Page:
by Daniel Sinclair
Words can imbue so much meaning, but are so often misinterpreted or misused – and can simply carry different meanings for different people.
In the fostering community, the word ‘professional’ is currently under the spotlight. Foster carers, fostering services, the Association of Directors of Children’s Services (ADCS), unions, and organisations such as Coram BAAF and The Fostering Network have all been using the word in the context of whether or not foster carers ought to be considered as such.
But at The Fostering Network, we’re concerned that ‘professional’ is being used to mean different things by different people – and that that confusion is in danger of creating more heat than light.
Coram BAAF’s Paul Adams began a recent article on Community Care by stating that the ADCS is “opposed to the professionalisation of foster carers, while The Fostering Network is said to be ‘in favour of moving towards a professional foster carer workforce.
“So what should we make of this apparent disagreement?” Adams asked.
A false dichotomy
While we agree with much of what Adams’ article says, we dispute the drawing of hard boundaries between ‘traditional’ and ‘professional’.
Adams writes that: “In contrast to the ‘professional’ foster carer there are also what is sometimes called ‘traditional’ foster carers; motivated not by a sense of career, but rather by the desire to offer children the opportunity to be full members of their family.”
The Fostering Network rejects this dichotomy. Being treated as a professional and having a desire to offer a child the opportunity to be a full member of your family are not mutually exclusive. Showing love and being a professional are not opposite ends of a spectrum.
Indeed, it could be argued that if you are going to be a foster carer for a young person until they are 21, it is absolutely essential you are seen as the key professional in the life of that young person. If not, your parenting decisions may be regularly undermined.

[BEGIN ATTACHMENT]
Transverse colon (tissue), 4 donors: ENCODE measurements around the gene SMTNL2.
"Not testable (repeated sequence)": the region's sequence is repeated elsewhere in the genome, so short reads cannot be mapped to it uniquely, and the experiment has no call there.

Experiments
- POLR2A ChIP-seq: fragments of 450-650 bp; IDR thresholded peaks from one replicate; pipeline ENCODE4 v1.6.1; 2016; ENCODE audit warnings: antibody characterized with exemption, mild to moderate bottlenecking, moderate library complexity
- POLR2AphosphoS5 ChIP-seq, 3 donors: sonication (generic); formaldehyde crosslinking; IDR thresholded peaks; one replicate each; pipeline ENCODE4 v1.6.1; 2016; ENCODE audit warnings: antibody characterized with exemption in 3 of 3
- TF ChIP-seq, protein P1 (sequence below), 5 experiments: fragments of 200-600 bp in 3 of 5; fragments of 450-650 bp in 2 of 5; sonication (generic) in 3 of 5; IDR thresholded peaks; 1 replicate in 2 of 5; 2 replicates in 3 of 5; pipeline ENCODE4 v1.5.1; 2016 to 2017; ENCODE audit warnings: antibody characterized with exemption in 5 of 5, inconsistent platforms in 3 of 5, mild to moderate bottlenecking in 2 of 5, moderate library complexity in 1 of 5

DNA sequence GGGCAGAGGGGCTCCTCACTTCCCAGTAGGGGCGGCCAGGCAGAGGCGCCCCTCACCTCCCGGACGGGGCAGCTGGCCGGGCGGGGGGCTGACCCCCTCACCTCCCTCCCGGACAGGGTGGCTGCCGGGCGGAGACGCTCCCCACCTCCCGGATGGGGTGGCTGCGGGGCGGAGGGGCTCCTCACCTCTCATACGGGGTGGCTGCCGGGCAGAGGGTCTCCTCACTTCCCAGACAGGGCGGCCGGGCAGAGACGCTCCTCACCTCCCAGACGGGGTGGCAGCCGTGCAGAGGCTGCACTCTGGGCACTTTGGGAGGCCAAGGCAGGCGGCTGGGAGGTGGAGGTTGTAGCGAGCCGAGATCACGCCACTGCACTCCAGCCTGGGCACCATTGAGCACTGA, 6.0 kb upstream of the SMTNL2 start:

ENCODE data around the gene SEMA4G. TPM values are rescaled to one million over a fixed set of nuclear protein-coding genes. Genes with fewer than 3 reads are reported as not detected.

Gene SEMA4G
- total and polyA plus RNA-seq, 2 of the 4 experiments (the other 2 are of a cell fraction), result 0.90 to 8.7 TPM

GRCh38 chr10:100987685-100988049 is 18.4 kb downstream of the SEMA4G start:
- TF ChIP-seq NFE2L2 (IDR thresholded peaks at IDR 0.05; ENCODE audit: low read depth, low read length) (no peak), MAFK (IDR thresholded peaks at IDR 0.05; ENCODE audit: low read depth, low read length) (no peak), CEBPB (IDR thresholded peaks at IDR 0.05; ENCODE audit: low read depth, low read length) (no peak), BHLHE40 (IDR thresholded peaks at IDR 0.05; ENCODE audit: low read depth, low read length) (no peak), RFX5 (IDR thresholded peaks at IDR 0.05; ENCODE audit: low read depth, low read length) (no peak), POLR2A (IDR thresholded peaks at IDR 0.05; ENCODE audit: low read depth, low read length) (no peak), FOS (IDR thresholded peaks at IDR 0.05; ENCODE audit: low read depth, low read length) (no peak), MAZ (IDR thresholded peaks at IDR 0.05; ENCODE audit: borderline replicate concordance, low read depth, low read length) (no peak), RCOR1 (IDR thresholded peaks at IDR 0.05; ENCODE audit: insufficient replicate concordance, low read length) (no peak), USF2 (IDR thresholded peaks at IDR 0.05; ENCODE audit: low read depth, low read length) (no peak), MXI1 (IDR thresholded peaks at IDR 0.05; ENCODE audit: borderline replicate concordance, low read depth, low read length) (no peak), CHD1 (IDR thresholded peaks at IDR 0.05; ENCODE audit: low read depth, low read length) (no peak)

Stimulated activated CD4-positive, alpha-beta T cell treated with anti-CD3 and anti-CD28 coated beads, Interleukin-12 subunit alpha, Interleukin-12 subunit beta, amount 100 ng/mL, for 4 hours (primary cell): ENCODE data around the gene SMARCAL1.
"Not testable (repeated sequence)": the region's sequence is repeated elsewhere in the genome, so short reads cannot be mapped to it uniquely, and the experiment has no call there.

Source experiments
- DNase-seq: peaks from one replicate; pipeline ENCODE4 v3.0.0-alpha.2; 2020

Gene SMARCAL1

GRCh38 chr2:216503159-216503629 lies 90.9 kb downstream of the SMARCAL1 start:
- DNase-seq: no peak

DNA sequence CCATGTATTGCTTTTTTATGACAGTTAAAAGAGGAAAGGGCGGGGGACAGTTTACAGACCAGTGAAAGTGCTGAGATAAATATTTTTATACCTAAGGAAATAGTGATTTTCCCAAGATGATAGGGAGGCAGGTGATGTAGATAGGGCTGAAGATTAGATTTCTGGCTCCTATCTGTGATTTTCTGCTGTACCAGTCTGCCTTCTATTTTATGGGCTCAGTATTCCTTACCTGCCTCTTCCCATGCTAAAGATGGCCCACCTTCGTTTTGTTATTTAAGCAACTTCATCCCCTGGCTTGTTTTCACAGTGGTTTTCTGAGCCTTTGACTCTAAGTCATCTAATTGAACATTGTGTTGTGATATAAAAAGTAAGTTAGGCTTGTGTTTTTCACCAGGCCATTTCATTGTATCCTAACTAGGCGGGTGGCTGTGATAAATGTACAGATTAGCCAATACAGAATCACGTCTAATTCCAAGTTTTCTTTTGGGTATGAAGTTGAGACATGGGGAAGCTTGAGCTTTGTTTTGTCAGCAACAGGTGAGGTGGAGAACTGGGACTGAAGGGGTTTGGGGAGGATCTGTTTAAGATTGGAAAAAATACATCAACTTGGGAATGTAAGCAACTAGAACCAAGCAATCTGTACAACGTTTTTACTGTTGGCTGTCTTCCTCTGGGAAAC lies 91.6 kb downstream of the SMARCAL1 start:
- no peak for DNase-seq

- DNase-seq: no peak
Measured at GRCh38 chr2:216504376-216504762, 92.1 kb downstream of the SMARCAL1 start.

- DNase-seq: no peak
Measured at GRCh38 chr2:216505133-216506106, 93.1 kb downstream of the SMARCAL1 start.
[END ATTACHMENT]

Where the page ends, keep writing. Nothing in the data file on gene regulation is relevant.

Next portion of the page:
Professional not impersonal
The question shouldn’t be whether foster carers are professionals but, rather, ‘Why are foster carers often not treated as such by their co-professionals?’
Foster carers are professionals – whether they are long-term, short-term, emergency or respite carers – who bring the training, skills and experience that they have to the vitally important role of caring for children. Foster carers have to be able to provide these things to children who may well have experienced significant trauma and abuse, and they need to be able to relate to a wide range of other professionals.
I suspect there are few who would dispute the above observation of foster carers’ capabilities – so perhaps the confusion is caused by this word ‘professional’. By professional, The Fostering Network means that foster carers are supervised, trained, skilled and experienced – and ought to be well respected, sufficiently remunerated, offered ongoing training and properly supported.
Being professional, we would argue, does not preclude the place of love and parenting in the role of fostering.
Being a foster carer, even a foster carer who is looking after one child, or a sibling group, for many years, is not simply parenting or ‘parenting plus’. It’s never less than that, but it’s so much more.
The needs of most fostered children and the system within which foster carers work require them to be childcare experts at the heart of the team. Now, we need them to be consistently treated as such.